Lastly, similar to autoimmune diseases, COVID has a particular affinity for damaging the kidneys, with many patients going into kidney failure as well. This requires another machine to filter the blood of dangerous toxins that would otherwise build up, leading again to fluid overload, dangerous heart rhythms or death.

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D is for disability

Here we assess all of the impact of COVID and ICU is having on the brain. We look for levels of consciousness, and try to lighten the sedation in patients we plan to wake up. The eventual goal of every ICU patient is to not be in the ICU anymore, which means slowly weaning all of the interventions, inch by inch and day by day, until weeks or months later they can survive on their own again. Delirium in those that wake up is very common as well, a confusional state caused as much by COVID as the ICU itself, which again we have to slowly walk back to normality.

E is for everything else:

We check the bowels, scour the skin for sores or signs of clots, review the medicines and fluids chart and then write it all up.

If you were to go to a Covid ICU right now it would look something like this. The medical team universally clad in full PPE consisting of scrubs, gloves, a visor and a respirator mask, either disposable or increasingly permanent industrial versions. We even experimented with a scuba mask.

Each patients bedside will look very similar; a dedicated nurse, a ventilator machine, an array of monitoring screens, another array of various drug pumps which will include drugs to paralyse and sedate, antibiotics and any other drugs or fluids. Next to the bedside might be a kidney filter or sometimes the part-jet-engine, part-percolator-looking device that is the ECMO circuit. Managing all the various tubes, any one of which becoming displaced could be life-threatening, is a major task in its own right.

Which brings me on to treatment, of which there remains very little, even now. Steroids, and a procedure called “proning”, where the patient is turned from lying on their back to lying on their front, remain the only proven useful remedies for COVID. As you can imagine, turning a 80kg man, completely flaccid and asleep, with ten vital lines and tubes, is no small feat. It takes 7 people minimum.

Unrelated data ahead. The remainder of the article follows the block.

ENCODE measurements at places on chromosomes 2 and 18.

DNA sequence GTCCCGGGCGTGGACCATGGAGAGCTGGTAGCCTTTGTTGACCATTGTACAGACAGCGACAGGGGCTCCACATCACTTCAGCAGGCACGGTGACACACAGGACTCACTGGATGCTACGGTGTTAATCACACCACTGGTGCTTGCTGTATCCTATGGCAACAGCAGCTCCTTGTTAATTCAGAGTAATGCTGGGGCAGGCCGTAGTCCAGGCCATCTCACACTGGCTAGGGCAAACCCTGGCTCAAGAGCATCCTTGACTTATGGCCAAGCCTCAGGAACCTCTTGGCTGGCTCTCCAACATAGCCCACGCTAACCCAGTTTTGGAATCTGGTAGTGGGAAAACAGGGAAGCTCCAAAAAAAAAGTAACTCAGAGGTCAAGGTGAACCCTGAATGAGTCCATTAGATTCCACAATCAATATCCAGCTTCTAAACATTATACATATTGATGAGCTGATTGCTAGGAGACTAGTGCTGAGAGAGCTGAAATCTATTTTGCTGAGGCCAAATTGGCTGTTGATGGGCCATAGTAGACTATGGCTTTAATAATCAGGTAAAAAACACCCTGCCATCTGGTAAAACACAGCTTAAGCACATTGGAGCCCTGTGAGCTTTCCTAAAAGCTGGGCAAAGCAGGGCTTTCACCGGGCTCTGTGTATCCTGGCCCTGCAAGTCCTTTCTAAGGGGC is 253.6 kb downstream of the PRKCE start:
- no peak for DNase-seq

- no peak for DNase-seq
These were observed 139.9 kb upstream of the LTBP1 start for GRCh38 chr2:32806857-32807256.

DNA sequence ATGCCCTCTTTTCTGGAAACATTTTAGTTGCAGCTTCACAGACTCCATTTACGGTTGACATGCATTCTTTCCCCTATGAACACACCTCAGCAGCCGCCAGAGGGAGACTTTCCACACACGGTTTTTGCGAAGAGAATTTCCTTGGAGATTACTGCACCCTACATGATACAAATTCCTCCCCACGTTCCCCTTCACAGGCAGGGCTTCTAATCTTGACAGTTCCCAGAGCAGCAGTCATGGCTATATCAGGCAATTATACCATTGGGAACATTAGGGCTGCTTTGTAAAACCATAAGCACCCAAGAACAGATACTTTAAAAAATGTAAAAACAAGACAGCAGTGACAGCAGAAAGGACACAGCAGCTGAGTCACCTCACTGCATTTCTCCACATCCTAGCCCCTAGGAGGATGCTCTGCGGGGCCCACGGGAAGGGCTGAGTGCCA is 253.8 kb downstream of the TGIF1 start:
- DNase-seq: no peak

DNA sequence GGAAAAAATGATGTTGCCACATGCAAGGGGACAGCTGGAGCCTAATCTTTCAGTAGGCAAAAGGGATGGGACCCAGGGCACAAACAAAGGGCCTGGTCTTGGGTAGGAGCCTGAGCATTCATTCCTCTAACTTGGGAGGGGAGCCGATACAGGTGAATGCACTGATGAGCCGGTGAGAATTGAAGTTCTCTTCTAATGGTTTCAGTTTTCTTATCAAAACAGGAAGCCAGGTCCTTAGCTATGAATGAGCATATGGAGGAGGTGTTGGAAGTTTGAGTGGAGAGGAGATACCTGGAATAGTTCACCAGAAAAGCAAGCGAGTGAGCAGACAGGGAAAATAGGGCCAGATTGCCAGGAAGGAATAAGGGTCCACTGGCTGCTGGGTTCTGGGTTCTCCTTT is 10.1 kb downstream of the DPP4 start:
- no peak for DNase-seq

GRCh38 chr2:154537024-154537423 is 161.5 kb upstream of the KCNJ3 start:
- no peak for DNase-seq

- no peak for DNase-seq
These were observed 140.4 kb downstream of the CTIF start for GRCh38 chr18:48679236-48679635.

All of the other medications we’ve heard so much about in the last year haven’t really panned out, with a few exceptions. What these patients really need is time; to support them through the very worst of the virus and out the other side alive, which is often weeks or even months.

A living WHO guideline on drugs for covid-19. | the BMJ

And it doesn’t end there. Patients hospitalised with COVID have a 1 in 3 chance of being readmitted to hospital within three months after discharge, and a 1 in 10 chance of dying, 8 times higher than those of patients discharged from hospital for other conditions. ICU carries its own long-term damage to recover from. The road is very long and difficult, fraught with peril even after the initial illness.

Contrary to what so many sceptics profess online, anyone who’s actually looked after patients with COVID will tell you they are quite easy to spot. The clinical pattern is quite striking; a low white cell count of a specific type called lymphocytes, a very high marker of inflammation called CRP, and a sky high D-Dimer. The x-ray and CT pictures are particularly unique. The confirmatory PCR test result is only a part of that, and we certainly had patients with COVID testing initially negative and then positive afterwards, and vice versa.

Thanks to many of above the life-saving interventions, about half of ICU patients with severe COVID will survive. Through a combination of factors it was even better than that where I was working, but that wasn’t the case everywhere. As you can see COVID requires A LOT of healthcare resources to save lives, and when those resources reach their limit, even more lives are lost.

In adults the risk of death from COVID is around 5x higher than that of flu, and in the elderly 25x that.


Personally, it’s not a disease I would wish to catch at 34, a disease that can cause severe and long-term damage even in young people, and one that is very much not at all like flu. So regardless of what happens where you are over the next few months, keep informed, be careful and stay safe. 



Dr Dominic Pimenta, Doctor. Writer. Researcher. Chairman of HelpThemHelpUs.co.uk. Active NHS campaigner.



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[This piece was originally published in Medium and re-published in PMP Magazine on 12 April 2021, with the author’s consent. | The author writes in a personal capacity.]